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The weapon of forced displacement against the indigenous Ahwazi Arabs

Since the Islamic Republic Regime’s rise to power, the mullahs’ regime has enforced ethnocide

policies against Ahwazi Arab and other non-Persian minorities. In fact, the threat of forced displacement, deportation or execution of the Ahwazis, Kurds, Turks, Baluchs and Turkmens has been a persistent threat inside Iran. The lack of reaction by the international community concerning the state of human rights in the Ahwaz region and other non-Persian regions, has given the Iranian regime the right of life and death over entire communities.

 

Since 1925, both the former Pahlavi monarchy and successive Islamic Republic Regimes have carried a deep historical antipathy toward the Arab nationalities. They have continued a policy of Persianization and ethnic cleansing in Ahwazi regions. Tens of thousands of Ahwazis were displaced mainly in the regions of Mohamerah, Abadan and Shush and Shushtar since 1925, but the rate of displacement has increased since the Islamic Republic took power in 1979. A close link can be established between the rise to power of the Islamic republic regime in 1979 and the forced displacement, deportations and migratory waves of Ahwazi Arabs.

It seems that the Iranian regime’s totalitarian policy has failed to obliterate the identity of non-Persian people. The ongoing mass execution , the massive impoverishment (see UN Special Rapporteur Miloon Kothari’s comments on the Ahwaz human rights situation, 9 August 2005, cultural dispossession and the denial of all fundamental civil, cultural, human, and political rights have failed to destroy the will of non-Persian population. The regime has adopted a systematic and brutal policy encompassing all non-Persian regions, a policy that has systematic demographic and ethnic roots.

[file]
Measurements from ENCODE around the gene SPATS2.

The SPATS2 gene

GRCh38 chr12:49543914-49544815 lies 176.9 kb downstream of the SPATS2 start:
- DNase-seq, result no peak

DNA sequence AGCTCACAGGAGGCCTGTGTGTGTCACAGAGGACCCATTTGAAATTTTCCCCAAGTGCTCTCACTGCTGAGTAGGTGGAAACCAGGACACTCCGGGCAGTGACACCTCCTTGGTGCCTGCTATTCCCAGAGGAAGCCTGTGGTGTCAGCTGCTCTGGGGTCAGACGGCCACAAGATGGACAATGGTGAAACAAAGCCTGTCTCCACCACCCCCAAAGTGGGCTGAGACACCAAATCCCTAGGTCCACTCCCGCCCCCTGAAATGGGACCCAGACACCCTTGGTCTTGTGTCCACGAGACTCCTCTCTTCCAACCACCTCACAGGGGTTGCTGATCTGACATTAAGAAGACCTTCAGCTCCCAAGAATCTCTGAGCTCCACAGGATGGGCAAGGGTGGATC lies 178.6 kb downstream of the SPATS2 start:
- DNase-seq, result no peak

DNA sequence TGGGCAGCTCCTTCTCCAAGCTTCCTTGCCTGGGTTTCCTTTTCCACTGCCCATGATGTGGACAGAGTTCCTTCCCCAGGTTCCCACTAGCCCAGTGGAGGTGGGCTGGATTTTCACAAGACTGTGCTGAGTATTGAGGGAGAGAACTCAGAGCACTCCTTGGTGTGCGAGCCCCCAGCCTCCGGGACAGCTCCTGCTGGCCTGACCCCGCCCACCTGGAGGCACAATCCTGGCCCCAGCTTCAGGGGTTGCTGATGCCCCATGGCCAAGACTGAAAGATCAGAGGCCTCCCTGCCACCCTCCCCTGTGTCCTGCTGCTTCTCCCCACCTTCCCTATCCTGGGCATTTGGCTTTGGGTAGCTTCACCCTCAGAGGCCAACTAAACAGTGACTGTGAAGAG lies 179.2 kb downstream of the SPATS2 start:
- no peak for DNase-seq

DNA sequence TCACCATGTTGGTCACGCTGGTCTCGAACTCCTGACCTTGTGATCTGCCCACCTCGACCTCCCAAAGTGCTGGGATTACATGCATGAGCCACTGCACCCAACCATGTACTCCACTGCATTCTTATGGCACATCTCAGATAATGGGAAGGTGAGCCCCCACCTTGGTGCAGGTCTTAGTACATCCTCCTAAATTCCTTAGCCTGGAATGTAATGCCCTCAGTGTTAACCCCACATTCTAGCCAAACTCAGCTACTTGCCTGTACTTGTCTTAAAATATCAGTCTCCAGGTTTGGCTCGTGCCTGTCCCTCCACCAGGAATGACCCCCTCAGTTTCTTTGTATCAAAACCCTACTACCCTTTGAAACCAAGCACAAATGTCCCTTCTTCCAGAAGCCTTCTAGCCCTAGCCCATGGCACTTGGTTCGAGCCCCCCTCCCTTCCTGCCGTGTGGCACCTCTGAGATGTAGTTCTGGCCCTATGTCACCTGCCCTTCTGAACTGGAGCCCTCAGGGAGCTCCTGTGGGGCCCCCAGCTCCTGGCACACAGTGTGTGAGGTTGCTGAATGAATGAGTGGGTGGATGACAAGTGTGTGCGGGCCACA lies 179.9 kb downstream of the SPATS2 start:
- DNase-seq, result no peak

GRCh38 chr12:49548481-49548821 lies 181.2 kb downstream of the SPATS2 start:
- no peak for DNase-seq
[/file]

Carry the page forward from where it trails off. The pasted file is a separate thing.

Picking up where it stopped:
For example, the regime has begun to divert Karoon river water from its main course to the arid central Persian regions like the provinces of Yazd and Isfahan. This will potentially would cut off drinking water and cause increases in illness in Ahwaz. The resulting water scarcity will cripple the local agricultural economy and cause widespread desertification, processes that have already begun and are behind the systematic ethnic cleansing and forced migration of Arabs in Ahwaz. On Thursday, 4 September 2014, thousands of the Ahwazi Arab residents gathered by the bank of Karoon River and formed a human chain in the Ahwazi capital in protest against the regime’s unjustifiable policy of diverting the Karoon’s water to the central regions of Iran. The Ahwazi Arab protesters have called on Gary Lewis, the United Nations Commissioner and Chairman of the Human Development Programme in Tehran to take action and intervene to urge the Iranian authorities to stop the Karoon diversion, which it is said will have serious environmental implications for the Ahwazi Arab population. The Ahwazi men and women carried Arabic, English, and Persian banners that read, “International community should pay very close attention to what is happening in Ahwaz due to the deliberate diversion of the Karoon water”, “Karoon belongs to Ahwaz”, “I am a farmer, we will die for the sake of saving Karoon”, “we will protect Karoon”. They demanded that all the human rights and UN organizations speak out against the possible environmental catastrophe in Ahwaz, whose people have already been deprived of drinking safe water for years, as well as suffering from air pollution with high asthma levels among children, teenagers and elderly people due to industrial waste and emissions.

 

Displacement, air-pollution, Water shortages and crop-failure in Ahwaz

Forced migration and land confiscation